In order to be the most prepared you can be for any sort of disaster, it would be extremely helpful to know how to use an oil lamp.
In today’s world of hurricanes and earthquakes, we simply cannot rely on always having access to electric power.
Oil lamps can be an awesome way to guarantee light no matter what. Read on to learn more about how these products work.
Types of Oils Great for Lamps
There are some oils that are great options to use inside an oil lamp, and some that are no so ideal. But never fear, we have clarified which ones you should be working with:
This oil is the best option for use in an oil lamp. It still has a slightly unpleasant odor, but much less so than the other oil options below. Burning is also a great way to still be able to find a use for vegetable oil that may have gone bad and can no longer be consumed for health reasons.
Kerosene is always an option for use in oil lamps. If you are looking for an oil that does not smell bad, though, kerosene is probably one of your worst options. Kerosene has a very strong, distinctive odor, and is also more volatile than vegetable oil.
You should absolutely NOT ever use any type of gasoline or any other kind of motor oil to light your oil lamp. Yes, it will burn, but it will also most likely explode! You definitely do not want a shattered lamp and the injuries and burns that can go along with gasoline use.
Since you have a bit more of an idea of what hoppers do and what to look out for when choosing a good model, let’s move on to looking at some actual products:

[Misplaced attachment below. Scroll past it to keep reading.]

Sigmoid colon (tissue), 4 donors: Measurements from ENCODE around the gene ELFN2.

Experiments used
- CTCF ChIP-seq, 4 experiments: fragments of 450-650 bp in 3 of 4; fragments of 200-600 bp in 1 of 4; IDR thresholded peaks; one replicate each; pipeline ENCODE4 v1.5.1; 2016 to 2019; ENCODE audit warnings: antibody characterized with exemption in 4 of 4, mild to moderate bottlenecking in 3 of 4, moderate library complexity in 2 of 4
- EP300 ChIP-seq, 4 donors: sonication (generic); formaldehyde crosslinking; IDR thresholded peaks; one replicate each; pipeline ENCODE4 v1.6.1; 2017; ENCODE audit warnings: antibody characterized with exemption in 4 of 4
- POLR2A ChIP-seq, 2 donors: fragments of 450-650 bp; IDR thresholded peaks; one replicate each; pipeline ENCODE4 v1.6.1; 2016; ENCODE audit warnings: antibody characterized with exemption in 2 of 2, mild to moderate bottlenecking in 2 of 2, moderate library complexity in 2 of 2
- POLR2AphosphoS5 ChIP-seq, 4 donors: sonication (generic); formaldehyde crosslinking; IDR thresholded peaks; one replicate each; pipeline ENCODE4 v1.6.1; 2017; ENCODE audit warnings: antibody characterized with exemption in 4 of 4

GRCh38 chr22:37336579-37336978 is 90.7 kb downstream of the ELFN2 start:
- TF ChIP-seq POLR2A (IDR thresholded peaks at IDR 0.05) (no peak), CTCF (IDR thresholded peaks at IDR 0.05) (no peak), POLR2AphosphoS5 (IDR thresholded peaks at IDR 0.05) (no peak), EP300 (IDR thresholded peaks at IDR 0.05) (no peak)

1. Assembling Your Oil Lamp
Oil lamps are composed of several main components: the reservoir, which holds the oil that the lamp burns in order to produce light; the wick, which dangles from the top part of the lamp down into the reservoir and draws the oil up so that the flame has access to burn it; the wick feed adjuster, which controls how big or small your flame is; and the globe, which is the top part of the lamp that protects your flame from being blown out by the wind. The parts will all screw into each other, but you will have to take it apart in order to fill and light it.
2. Filling the Lamp with Oil
We recommend using oil designed specifically for lamps. You can also use other types of fuel such as kerosene, but kerosene has a strong odor that is considered unpleasant by many people, and it is also more volatile and more prone to unexpected flame shoots and explosions than regular lamp oil.
To fill the lamp, grasp the wick feed adjuster at the bottom, where it connects to the reservoir, and unscrew it until it comes apart. Because most lamp reservoir necks are extremely narrow, you may want to use a funnel to avoid making a mess, though you can also certainly just pour the oil in straight. Fill up the reservoir until the container is about two thirds full.
3. Thread the Wick